This New Tokyo Boutique Hotel Is in a 70-Year-Old Former Geisha House

Courtesy TRUNK(HOUSE)

And it’s in the “Little Kyoto” neighborhood of Tokyo.

As Tokyo gears up to host the Olympics in 2020, luxury properties are constantly popping up—each seemingly more appealing than the last. The latest, and one of the more distinctive, particularly from a design-perspective, is set to open on August 1, 2019. It’s TRUNK(HOUSE), Tokyo’s first “townhouse-style” hotel concept.

TRUNK Group has already made a name for themselves in Japan as an edgy-but-luxe boutique hotel innovator with their opening of TRUNK(HOTEL) in 2017. TRUNK(HOTEL) is a 15-room property in Shibuya that brings art to the forefront of the hotel’s design—each room featuring their distinctive, curated artwork. The hotel revolves around “socialization” in a setting that’s unlike anything else you’d come across on the Japanese hotel scene. It’s home to TRUNK(BAR), TRUNK(KITCHEN), and TRUNK(STORE), all designed with tasteful, deliberate angles and a local-first approach.


Courtesy TRUNK Hotel/Design Hotels

TRUNK(HOUSE), the property opening in August, retains that charm while also bring the first “townhouse hotel” to Tokyo. The building is a two-story former Geisha house, and the design team has sought to maintain much of 70-year-old Geisha house’s facade in the restoration process.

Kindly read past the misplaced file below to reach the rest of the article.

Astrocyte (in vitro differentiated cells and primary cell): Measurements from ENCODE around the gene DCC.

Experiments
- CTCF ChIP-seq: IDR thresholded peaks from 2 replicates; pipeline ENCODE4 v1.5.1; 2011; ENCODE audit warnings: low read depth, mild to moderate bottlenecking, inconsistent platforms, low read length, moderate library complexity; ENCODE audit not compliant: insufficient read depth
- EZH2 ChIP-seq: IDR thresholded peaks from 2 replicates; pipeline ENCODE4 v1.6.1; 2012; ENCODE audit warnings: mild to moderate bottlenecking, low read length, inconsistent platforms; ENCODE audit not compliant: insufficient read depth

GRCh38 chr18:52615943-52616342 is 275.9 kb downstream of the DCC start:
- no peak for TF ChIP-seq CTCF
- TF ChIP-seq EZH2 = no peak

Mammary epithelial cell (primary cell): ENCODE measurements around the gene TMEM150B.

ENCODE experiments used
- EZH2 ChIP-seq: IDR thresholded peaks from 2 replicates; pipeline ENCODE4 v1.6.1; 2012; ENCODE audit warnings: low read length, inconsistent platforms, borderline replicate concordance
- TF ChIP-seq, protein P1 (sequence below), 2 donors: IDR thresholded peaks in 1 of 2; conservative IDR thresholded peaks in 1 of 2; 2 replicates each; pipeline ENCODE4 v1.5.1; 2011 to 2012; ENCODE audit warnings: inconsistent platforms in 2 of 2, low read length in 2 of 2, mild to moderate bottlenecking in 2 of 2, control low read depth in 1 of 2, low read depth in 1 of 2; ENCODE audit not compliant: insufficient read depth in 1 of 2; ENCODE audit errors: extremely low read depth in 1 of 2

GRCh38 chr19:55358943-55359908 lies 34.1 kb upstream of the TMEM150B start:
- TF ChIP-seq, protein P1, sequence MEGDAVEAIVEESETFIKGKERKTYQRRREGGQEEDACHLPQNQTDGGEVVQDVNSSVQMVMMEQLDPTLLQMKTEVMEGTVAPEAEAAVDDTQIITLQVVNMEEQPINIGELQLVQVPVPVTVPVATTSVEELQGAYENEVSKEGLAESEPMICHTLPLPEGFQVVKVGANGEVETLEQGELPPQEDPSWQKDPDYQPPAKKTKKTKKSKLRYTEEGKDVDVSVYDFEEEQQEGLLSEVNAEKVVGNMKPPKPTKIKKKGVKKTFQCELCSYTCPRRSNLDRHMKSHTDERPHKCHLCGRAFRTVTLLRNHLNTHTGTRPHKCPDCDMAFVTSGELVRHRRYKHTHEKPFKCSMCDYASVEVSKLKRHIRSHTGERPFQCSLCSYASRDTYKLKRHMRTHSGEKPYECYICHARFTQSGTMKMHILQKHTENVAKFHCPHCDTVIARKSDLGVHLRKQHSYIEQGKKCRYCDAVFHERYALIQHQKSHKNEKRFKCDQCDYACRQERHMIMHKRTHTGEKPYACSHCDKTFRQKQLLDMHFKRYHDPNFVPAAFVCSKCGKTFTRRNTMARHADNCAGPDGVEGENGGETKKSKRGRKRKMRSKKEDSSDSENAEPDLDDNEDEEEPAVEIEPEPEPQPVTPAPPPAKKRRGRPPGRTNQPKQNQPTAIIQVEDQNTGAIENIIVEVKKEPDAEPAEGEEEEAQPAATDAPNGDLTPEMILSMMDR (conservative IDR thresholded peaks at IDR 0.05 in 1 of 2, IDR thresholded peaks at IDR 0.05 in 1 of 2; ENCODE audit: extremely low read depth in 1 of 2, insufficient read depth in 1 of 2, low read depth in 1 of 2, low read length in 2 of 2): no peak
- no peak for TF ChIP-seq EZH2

Inside, guests benefit from a more residential style of Japanese life. While TRUNK(HOTEL) is all about “live, play and work,” TRUNK(HOUSE) focuses on the live aspect of day-to-day Japanese culture.

On the design front, artwork and luxe pieces are being commissioned specially for TRUNK(HOUSE) and the Geisha house roots inform the gorgeous interiors. From the stained-glass windows and grey mortar walls to the stone “genkan-style” entry, preservation has really taken hold within their restoration process.


Courtesy TRUNK Hotel/Design Hotels

Of the amenities to check out when on property, TRUNK(HOUSE)’s tearoom, bath area, and private indoor gardens all promote a slowed-down version of Japanese life. The tearoom is decorated with Japanese artist Chiaki Hirano’s paper cutting work, and has an uber-comfortable “irori” fireplace, which is a traditional Japanese hearth. The baths are, of course, a nod to Japanese public baths, and have a beautifully scented cypress tub surrounded by “adult artwork” printed onto the white tiling surrounding the baths.

You can visit the new hotel starting August 1—it’s in Kagurazaka, which is the neighborhood that’s said to offer a little slice of Kyoto life in Tokyo.